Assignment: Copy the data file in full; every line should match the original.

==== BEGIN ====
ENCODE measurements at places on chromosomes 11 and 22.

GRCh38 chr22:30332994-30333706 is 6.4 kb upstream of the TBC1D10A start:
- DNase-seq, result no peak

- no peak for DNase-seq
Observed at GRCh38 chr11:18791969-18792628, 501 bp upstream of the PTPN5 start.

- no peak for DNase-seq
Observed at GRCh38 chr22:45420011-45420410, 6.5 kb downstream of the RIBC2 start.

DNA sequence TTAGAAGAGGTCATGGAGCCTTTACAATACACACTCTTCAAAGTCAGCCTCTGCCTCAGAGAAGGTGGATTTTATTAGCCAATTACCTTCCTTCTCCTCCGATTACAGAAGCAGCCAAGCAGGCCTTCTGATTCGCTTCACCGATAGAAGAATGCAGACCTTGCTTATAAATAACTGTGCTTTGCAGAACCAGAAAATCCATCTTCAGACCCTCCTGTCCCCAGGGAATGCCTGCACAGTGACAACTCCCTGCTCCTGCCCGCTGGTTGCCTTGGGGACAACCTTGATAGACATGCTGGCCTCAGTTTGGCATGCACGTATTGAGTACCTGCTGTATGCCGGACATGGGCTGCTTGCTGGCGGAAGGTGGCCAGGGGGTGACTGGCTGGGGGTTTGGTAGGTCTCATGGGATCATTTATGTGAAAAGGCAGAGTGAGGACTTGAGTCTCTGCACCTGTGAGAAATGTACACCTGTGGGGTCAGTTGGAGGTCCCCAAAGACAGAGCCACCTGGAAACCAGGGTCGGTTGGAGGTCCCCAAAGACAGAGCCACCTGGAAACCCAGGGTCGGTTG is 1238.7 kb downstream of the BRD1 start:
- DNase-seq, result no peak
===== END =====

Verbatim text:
ENCODE measurements at places on chromosomes 11 and 22.

GRCh38 chr22:30332994-30333706 is 6.4 kb upstream of the TBC1D10A start:
- DNase-seq, result no peak

- no peak for DNase-seq
Observed at GRCh38 chr11:18791969-18792628, 501 bp upstream of the PTPN5 start.

- no peak for DNase-seq
Observed at GRCh38 chr22:45420011-45420410, 6.5 kb downstream of the RIBC2 start.

DNA sequence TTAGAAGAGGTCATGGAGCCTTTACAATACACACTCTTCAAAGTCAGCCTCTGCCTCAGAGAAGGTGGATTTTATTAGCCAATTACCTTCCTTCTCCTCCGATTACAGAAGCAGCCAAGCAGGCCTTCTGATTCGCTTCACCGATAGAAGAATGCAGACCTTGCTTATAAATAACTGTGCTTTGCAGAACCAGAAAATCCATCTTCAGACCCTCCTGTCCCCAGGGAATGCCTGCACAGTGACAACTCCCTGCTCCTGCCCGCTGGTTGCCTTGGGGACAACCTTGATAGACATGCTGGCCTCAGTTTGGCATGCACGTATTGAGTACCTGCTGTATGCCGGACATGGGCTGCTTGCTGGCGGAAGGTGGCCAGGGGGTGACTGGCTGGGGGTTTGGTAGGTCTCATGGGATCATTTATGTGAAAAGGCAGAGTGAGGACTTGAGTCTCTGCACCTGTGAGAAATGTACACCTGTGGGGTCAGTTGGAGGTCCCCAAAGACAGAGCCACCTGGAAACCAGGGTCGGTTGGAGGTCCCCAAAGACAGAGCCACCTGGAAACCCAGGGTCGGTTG is 1238.7 kb downstream of the BRD1 start:
- DNase-seq, result no peak